Sunday 28th September, 2008

 
Anand Ramlogan
 
 
 
 
Letters
Online Community
Death Notices
 
Advertising
Classified Ads
Jobs in T&T
Contact Us
 
Archives
Privacy Policy
 
 
 

[email protected]

http://www.anandramlogan.com

Clearin’ track for gouti

In every budget speech, the mantra of the urgent need to diversify the economy has been a popular chant. But instead of diversifying the economy to produce locally that which we import, our economic addiction to the energy sector has only grown stronger.

Finance Minister Karen Nunez-Tesheira boasted that the PNM was responsible for the diversification of the energy sector. Fine, but where was its long-term vision to build an economy that is not subject to the vagaries of the energy sector?

Barack Obama recently said if he was elected president he would seek to stop the United States’ “addiction to oil.” Apart from political instability in the Middle East, its harmful effect on the environment is a major concern worldwide.

The conscience of the world has finally started worrying about the kind of future we are creating for the next generation.

What if concerns for the ozone lead to a shift away from oil and gas? The energy futures market is slowly looking to coal as the future source of energy and China’s huge reserves will come in handy.

Our Government is like a lucky landlord who inherited a building, has never had to sacrifice or work and collects a huge rental income every month. What will happen when the tenants leave? The global super powers are all exploring alternative energy that can service needs in harmony with the environment. Smart oil- and gas-producing nations all have a long-term diversification plan to do their part to preserve the environment and create an economic safety net.

Solar energy

The growth in the non-energy sector continues to be minimal as evidenced by the Government’s continued dependence on our oil and gas reserves to finance the $50 billion budget. Incentives such as production bonuses and production signature bonuses dominate instead of any talk about investment in solar energy.

What’s more, instead of diversifying the economy by creating and investing in income-generating projects, we have egoistical, unnecessary mega projects such as the Brain Lara stadium, the Centre for Performing Arts and the PM’s palace.

The focus on education is welcomed. The Government must be given full marks for its progress with early childhood learning and tertiary level education. Scholarships for PhDs and the Gate programme (the sequel to the UNC’s dollar-for-dollar plan) are good. But how is our economy going to benefit when qualified nationals and the professional class migrate for greener pastures where crime is not consuming the society and public healthcare is better?

The idea that recipients of these scholarships will return because they signed a contract to serve is laughable. The State has never taken legal action to enforce these contracts and people grab the opportunity and run with impunity!

The expenditure on education will, therefore, ironically intensify the brain drain unless the Government focuses on the real issues such as crime, healthcare, high food prices and inflation.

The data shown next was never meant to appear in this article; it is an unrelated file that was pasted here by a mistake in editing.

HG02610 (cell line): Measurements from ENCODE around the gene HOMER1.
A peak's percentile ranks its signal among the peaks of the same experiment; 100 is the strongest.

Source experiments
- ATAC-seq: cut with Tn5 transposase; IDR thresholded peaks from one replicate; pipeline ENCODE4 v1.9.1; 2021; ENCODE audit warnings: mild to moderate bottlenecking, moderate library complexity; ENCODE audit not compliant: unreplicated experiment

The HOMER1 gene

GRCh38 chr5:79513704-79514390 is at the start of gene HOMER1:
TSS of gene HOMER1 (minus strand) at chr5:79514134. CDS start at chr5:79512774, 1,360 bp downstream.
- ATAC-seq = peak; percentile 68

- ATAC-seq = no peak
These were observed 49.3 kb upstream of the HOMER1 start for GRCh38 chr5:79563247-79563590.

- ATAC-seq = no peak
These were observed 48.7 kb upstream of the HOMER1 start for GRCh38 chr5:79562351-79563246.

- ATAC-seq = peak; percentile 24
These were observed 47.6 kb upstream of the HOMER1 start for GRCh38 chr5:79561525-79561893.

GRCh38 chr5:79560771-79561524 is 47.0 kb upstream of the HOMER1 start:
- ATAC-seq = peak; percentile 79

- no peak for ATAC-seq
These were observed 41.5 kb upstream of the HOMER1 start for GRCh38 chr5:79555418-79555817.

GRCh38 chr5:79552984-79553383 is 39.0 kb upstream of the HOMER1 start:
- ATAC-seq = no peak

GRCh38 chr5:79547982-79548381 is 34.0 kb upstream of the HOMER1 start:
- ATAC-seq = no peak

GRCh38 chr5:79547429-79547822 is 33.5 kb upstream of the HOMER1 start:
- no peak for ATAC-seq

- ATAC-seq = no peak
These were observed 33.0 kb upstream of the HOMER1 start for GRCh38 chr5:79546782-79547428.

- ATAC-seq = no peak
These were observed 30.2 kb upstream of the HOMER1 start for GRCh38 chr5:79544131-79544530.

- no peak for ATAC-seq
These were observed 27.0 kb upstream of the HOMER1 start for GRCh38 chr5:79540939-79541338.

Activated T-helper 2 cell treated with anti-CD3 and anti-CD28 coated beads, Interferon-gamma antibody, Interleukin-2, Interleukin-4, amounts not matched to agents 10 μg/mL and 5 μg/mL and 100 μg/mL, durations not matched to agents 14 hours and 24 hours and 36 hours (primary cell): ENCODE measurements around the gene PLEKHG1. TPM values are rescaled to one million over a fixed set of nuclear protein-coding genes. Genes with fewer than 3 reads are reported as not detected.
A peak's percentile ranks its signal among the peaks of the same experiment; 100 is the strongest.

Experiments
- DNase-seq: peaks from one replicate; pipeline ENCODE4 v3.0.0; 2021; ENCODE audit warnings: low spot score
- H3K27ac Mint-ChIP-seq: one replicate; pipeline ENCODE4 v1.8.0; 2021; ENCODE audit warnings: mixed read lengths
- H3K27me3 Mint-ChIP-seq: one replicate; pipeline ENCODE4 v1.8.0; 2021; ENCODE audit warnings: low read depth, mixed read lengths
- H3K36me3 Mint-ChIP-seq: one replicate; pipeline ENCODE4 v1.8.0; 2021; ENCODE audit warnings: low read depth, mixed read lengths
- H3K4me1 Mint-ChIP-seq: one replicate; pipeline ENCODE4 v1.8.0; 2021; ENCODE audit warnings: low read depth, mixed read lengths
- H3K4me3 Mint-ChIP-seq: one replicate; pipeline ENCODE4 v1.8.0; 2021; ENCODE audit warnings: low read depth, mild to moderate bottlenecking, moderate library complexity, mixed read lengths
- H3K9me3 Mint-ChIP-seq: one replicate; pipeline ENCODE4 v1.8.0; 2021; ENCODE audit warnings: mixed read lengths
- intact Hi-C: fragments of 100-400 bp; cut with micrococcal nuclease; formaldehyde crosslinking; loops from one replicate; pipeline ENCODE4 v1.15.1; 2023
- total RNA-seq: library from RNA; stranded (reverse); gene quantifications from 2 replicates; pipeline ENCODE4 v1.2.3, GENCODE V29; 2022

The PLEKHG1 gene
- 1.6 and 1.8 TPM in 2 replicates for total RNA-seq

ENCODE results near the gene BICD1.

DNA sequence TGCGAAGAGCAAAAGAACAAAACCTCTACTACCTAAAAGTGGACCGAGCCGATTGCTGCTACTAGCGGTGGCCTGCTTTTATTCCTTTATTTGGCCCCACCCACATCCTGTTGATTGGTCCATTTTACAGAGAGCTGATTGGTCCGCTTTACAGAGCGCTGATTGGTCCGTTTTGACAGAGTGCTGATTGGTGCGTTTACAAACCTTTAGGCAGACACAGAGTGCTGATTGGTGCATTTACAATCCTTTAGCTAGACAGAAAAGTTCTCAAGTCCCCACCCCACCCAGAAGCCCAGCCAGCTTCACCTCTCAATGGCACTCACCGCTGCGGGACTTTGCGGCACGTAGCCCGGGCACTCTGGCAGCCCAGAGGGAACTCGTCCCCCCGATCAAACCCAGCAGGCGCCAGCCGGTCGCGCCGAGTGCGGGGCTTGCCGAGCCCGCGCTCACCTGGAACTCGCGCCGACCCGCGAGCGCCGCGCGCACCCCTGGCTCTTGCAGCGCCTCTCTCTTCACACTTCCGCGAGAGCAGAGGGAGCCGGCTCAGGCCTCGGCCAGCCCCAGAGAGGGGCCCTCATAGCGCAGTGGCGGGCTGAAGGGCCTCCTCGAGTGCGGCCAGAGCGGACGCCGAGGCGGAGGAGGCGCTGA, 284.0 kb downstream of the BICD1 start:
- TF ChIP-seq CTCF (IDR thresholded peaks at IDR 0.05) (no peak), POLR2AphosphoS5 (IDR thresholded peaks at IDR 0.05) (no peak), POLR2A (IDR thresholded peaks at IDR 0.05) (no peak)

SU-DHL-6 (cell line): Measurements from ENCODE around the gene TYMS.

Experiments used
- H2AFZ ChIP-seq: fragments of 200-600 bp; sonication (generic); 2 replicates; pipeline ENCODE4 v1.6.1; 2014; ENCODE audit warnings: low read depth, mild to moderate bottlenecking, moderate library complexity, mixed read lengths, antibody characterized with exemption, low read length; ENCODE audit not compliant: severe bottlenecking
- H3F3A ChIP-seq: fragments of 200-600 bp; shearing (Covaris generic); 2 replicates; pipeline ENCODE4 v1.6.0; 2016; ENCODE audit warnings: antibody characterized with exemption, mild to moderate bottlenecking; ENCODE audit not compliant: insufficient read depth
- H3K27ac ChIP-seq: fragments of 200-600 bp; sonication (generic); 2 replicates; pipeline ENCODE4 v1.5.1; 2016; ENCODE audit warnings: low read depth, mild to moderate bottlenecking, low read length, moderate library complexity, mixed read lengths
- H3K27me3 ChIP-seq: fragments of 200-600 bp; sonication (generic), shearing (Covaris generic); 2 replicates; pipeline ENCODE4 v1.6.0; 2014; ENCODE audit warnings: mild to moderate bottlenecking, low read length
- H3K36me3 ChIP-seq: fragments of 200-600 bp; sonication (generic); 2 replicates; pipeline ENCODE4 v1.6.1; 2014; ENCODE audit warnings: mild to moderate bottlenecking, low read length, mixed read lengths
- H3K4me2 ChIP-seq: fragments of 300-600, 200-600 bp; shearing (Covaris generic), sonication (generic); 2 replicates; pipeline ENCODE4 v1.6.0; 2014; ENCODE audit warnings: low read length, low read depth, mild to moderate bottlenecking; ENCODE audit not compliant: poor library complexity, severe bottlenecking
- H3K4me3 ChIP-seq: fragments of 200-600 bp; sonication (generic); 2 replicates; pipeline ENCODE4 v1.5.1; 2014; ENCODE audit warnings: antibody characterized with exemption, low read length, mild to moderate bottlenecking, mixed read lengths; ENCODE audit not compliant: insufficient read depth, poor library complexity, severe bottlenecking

We are spending billions on educating people that will not stick around to contribute anything to our economy unless we address the fundamental problems. In short, “We spending billions simply clearing track for ‘gouti to run up to North America.”

The budget continued the trend of this Government to treat crime as if it were just another problem. The PM barely mentions the word. The Minister of National Security has gone silent since he admitted his plans did not result in sufficient “arrestizes.”

In the meantime, the bodies of youth and taxi drivers pile up as if they are being collected from rubble after a deadly earthquake. Crime is the number one problem and it is not the Government’s number one priority.

Absolutely nothing was said about crime that could inspire hope. No new plans, no new vision. No mention of the debacle involving the permanent appointment of a new commissioner of police. No analysis of why the policies have thus far failed to bear fruit.

Mosquitoes Minister

Health Minister Jerry Narace used the same PNM spin doctor to manipulate statistics and technical definitions to prove that there is no dengue outbreak while doctors across the country are telling sick people otherwise. He seems to be the Minister of Mosquitoes because he’s certainly not representing the humans.

Agriculture is another disappointment. The closure of Caroni created huge opportunities that have been wasted. As food prices continue to soar, our food import bill continues to increase and there is nothing that will reverse this trend. The plots given to ex-Caroni workers are too small to justify economies of scale. Traditional farmers with the experience and expertise need support via access roads and bridges, compensation for flood losses and subsidies. Instead, they are thinking twice about being farmers.

The hike in the price of premium gas is going to have a ripple effect and raise the overall cost of living. It was a mistake to assume that only the “high-end” families own cars that use unleaded gas. The middle class will somehow have to pass on this increase to the other sectors. It will not simply absorb this punch.

The theme for this budget was, “We spend it because we had it.”

©2004-2005 Trinidad Publishing Company Limited

Designed by: Randall Rajkumar-Maharaj · Updated daily by: Sheahan Farrell